Our world often feels fragile and vulnerable and we cannot be complacent. We all have a responsibility to learn where prejudice and identity-based hostility can lead – if unchecked and normalised.
These words, spoken by the Holocaust Memorial Day Trust Chairperson, Laura Marks, opened the UK ceremony for Holocaust Memorial Day in January this year.
We repeat them now, because identity-based persecution is continuing, unchecked, in the Chinese province of Xinjiang, where Uighur Muslims are subject to horrific oppression. Verified footage of Uighur Muslims, blindfolded and herded onto trains, has been published and shared widely online. Robust reports have detailed the slave labour conditions under which Uighurs are forced to work – often for our high street brands such as Nike. Verified photos have been circulated of tonnes of hair shaved from Uighur women.
As chief executive of the Holocaust Memorial Day Trust, and co-executive director of Protection Approaches, we know the Holocaust and more recent genocides are remembered for a purpose – to learn from the past and to take steps towards a more just, safer world. Remembrance of these difficult periods should inspire us to action today.
We know that the millions of people who engage with Holocaust Memorial Day learn more about genocide, empathise more – especially with those from different backgrounds – and are inspired to take action.
The Holocaust was unique, as all atrocities are. But there are parallels and patterns that cannot, and must not, be ignored. The situation in the Xinjiang province of China is abhorrent and the parallels with Nazi Germany, such as train deportations and the removal of human hair, seem stark.
Thoughtful remembrance of the past helps us understand that atrocities are not inevitable; that they can, and must, be prevented.
Doing more to help prevent mass atrocities should not be contentious. Successive UK governments have reiterated their commitment to help prevent mass atrocities and whilst challenging the persecution of Uighur Muslims in China will take a concerted, global approach, the UK Government has many tools at its own disposal. Last year it set out for the first time its approach to preventing mass atrocities – a step which both our organisations fully support.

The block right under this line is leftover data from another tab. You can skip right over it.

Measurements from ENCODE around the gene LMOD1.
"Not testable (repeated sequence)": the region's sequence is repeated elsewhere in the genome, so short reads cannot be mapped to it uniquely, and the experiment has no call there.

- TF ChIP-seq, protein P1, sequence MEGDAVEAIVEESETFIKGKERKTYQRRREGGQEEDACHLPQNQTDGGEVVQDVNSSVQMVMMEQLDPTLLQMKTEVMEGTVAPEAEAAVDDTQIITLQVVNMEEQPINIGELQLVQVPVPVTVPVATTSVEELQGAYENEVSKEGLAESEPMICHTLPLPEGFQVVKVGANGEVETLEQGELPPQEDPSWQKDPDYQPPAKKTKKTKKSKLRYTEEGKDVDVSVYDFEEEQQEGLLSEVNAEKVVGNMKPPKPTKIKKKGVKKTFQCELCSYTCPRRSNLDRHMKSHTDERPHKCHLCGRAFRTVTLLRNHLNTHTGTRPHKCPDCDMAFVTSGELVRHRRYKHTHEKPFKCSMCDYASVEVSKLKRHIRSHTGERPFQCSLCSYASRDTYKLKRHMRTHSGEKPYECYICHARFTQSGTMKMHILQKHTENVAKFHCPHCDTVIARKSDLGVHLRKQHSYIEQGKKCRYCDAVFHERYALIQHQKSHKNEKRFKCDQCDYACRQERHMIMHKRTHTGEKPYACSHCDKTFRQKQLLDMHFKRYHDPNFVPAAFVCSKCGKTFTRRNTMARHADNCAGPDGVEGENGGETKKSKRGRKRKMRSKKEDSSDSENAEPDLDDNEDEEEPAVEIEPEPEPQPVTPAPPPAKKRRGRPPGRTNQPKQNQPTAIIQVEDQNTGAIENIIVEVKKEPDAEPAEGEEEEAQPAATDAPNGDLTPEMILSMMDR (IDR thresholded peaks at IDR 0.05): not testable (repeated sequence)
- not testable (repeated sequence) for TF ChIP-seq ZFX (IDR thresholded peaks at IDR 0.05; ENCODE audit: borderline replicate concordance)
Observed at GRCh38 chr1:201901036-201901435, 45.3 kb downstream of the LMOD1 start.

A national atrocity prevention strategy would encourage consistency both within government and with UK partners, and it would ensure that UK policy makers consider how best to mitigate or prevent widespread loss of life. The commitment to learn from the past would be embedded in Britain’s embassies, in Ministers’ portfolios, and in Britain’s contributions abroad. Without such a strategy – without applying a framework of how best to help prevent future atrocities to the human rights crisis in Xinjiang or elsewhere – opportunities to influence and mitigate will always be missed.
We also wish to raise a point of caution. Preventing identity-based violence, whether hate crime or genocide, requires consistency. Robust condemnation of the atrocities in Xinjiang must never be conflated with anti-Chinese hate speech or divisive, jingoistic tropes – something unfortunately all too common following anxieties over Huawei and divisive rhetoric about the pandemic.
During this year’s Holocaust Memorial Day commemoration, the prime minister asked: “What happened to our resolve in the genocides that followed?” Mr Johnson has gone on to undertake the largest review of the UK’s foreign, defence and development policy since the end of the Cold War. This review is a rare moment to demonstrate the strength of its commitment to never again. It’s time to embed a national strategy of atrocity prevention in the heart of British international policy, as events in China have clarified. It must never again be left to chance.
- Dr Kate Ferguson is the co-executive director of Protection Approaches. Olivia Marks-Woldman is chief executive of the Holocaust Memorial Day Trust